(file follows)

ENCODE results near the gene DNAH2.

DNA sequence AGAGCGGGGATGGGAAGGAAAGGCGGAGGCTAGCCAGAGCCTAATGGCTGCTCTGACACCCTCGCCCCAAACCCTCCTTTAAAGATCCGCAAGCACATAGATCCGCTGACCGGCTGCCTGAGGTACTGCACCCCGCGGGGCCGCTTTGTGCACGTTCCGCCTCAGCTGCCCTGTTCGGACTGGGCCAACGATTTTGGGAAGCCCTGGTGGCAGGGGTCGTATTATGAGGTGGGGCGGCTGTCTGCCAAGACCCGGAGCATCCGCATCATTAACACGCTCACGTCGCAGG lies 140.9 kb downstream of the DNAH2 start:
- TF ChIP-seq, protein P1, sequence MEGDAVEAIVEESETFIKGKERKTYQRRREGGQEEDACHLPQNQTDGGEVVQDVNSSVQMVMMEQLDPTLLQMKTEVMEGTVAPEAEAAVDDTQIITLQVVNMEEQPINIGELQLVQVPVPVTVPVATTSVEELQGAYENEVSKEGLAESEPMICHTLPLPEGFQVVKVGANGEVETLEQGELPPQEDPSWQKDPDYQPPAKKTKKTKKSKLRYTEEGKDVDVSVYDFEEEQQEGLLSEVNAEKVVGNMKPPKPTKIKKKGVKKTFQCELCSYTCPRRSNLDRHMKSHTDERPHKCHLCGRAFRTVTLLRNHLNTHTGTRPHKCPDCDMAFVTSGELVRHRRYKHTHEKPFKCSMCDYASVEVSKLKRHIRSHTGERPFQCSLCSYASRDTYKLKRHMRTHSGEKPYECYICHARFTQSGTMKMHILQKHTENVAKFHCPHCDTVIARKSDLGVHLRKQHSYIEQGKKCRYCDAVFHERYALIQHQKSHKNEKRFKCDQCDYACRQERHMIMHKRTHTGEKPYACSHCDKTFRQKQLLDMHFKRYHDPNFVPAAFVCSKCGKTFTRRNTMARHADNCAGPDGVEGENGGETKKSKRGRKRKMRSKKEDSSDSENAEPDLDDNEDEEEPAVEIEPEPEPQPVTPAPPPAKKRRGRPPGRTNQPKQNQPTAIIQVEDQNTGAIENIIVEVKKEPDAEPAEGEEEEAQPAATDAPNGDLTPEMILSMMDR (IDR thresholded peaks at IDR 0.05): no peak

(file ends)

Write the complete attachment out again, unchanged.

ENCODE results near the gene DNAH2.

DNA sequence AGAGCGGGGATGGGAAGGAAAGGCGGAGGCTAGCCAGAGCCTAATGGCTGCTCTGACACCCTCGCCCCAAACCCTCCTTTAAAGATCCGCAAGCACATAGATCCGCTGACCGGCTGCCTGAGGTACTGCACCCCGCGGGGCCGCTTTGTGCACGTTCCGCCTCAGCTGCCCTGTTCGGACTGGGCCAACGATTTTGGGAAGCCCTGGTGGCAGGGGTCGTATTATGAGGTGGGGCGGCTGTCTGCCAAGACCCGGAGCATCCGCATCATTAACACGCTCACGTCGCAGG lies 140.9 kb downstream of the DNAH2 start:
- TF ChIP-seq, protein P1, sequence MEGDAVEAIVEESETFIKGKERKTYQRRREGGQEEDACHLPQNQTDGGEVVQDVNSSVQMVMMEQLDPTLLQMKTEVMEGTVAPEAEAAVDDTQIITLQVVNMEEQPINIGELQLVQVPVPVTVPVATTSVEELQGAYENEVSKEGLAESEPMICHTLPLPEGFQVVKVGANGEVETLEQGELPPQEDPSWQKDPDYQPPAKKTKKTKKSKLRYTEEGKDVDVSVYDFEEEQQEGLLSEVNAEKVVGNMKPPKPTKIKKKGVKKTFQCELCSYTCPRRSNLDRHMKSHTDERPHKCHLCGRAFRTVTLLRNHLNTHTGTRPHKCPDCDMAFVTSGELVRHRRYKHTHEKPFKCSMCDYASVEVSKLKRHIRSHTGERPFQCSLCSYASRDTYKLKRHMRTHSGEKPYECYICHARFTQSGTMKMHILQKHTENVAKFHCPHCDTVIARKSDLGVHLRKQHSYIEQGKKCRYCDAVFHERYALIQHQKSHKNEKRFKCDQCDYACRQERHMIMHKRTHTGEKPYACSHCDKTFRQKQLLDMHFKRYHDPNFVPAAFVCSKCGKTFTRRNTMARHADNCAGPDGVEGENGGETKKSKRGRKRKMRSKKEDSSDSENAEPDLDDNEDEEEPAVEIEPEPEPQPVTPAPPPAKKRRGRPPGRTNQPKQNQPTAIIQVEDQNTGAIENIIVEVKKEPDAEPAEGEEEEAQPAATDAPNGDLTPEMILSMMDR (IDR thresholded peaks at IDR 0.05): no peak